Mr. Bado arrived here as a political asylum-seeker from Burkina Faso after being prosecuted and tortured there for his political and religious beliefs. He was accused of misdemeanor sexual assault (touching his stepdaughter’s genital area through her jeans), a crime with a maximum penalty of 180 days. His request for a jury trial was denied on the ground that the crime with which he was charged was a “petty offense,” and he was convicted. Because he is an immigrant, his conviction will lead to his deportation.
In July 2015, a panel of the D.C. Court of Appeals ruled, 2-1, that the consequences of his conviction entitled him to a jury and therefore ruled that he should get a new trial. But the full court granted the government’s petition for rehearing, and ordered new briefing. In March 2016, we and the D.C. Public Defender Service filed an amicus brief supporting Mr. Bado’s right to a jury trial. The appeal was argued before the full court in June 2016.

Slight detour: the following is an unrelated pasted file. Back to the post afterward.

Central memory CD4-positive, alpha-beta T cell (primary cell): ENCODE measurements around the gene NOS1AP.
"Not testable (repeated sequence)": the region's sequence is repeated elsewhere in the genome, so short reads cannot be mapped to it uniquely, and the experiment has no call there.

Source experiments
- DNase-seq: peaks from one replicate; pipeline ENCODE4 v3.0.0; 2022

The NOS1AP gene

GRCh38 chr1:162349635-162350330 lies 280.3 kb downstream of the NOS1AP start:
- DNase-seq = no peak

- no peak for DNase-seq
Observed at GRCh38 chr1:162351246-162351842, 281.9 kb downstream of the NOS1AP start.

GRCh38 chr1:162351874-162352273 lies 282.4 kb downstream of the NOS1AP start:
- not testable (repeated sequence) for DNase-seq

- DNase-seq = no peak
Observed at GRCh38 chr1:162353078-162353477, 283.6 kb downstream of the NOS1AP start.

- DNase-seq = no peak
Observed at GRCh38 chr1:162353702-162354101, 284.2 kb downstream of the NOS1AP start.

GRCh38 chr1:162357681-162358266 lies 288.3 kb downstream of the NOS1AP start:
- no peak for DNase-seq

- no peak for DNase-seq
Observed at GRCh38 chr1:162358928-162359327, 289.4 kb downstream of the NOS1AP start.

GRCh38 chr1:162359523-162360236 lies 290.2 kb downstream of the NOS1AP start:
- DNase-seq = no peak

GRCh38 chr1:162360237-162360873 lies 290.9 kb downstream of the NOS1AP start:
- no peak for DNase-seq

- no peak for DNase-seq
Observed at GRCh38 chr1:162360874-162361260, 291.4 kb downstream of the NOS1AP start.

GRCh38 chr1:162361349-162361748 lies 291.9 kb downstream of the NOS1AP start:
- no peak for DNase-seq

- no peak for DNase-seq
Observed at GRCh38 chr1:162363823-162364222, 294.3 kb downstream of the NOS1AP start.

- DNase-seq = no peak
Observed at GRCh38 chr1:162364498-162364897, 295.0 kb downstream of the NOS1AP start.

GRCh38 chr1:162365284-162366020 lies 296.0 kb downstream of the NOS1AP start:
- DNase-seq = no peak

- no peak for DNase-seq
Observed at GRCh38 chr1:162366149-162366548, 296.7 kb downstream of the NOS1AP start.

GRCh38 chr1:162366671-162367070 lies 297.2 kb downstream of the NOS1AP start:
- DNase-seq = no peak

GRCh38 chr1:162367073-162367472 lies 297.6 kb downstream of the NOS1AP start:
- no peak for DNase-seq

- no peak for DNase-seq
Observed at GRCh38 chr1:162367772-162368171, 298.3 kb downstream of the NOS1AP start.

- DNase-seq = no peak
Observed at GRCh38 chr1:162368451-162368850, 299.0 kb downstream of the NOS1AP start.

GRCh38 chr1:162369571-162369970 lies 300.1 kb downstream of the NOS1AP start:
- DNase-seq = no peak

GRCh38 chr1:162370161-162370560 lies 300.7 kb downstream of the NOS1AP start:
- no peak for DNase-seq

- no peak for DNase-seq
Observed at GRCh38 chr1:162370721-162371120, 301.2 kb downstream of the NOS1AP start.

In June 2018 the DC Court of Appeals held that a defendant who will face deportation if convicted of a crime has a Sixth Amendment right to a jury trial, even if the crime with which he is charged is so "petty" that it ordinarily doesn't trigger the right to trial by jury, which is the holding our amicus brief had urged.